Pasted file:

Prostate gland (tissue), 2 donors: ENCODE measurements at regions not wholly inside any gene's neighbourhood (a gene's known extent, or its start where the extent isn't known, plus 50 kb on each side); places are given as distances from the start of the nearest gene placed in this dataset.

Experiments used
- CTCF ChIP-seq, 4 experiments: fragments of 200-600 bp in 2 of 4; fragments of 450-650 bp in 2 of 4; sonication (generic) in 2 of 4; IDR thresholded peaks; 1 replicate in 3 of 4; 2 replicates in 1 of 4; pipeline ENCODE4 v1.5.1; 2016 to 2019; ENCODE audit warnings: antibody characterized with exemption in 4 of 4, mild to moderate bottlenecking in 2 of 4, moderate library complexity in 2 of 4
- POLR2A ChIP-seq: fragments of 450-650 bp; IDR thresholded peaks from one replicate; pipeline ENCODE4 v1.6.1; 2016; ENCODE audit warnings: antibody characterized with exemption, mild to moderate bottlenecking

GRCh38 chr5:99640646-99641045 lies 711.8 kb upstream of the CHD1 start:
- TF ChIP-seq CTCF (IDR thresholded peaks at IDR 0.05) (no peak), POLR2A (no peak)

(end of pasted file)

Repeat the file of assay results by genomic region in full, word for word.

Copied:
Prostate gland (tissue), 2 donors: ENCODE measurements at regions not wholly inside any gene's neighbourhood (a gene's known extent, or its start where the extent isn't known, plus 50 kb on each side); places are given as distances from the start of the nearest gene placed in this dataset.

Experiments used
- CTCF ChIP-seq, 4 experiments: fragments of 200-600 bp in 2 of 4; fragments of 450-650 bp in 2 of 4; sonication (generic) in 2 of 4; IDR thresholded peaks; 1 replicate in 3 of 4; 2 replicates in 1 of 4; pipeline ENCODE4 v1.5.1; 2016 to 2019; ENCODE audit warnings: antibody characterized with exemption in 4 of 4, mild to moderate bottlenecking in 2 of 4, moderate library complexity in 2 of 4
- POLR2A ChIP-seq: fragments of 450-650 bp; IDR thresholded peaks from one replicate; pipeline ENCODE4 v1.6.1; 2016; ENCODE audit warnings: antibody characterized with exemption, mild to moderate bottlenecking

GRCh38 chr5:99640646-99641045 lies 711.8 kb upstream of the CHD1 start:
- TF ChIP-seq CTCF (IDR thresholded peaks at IDR 0.05) (no peak), POLR2A (no peak)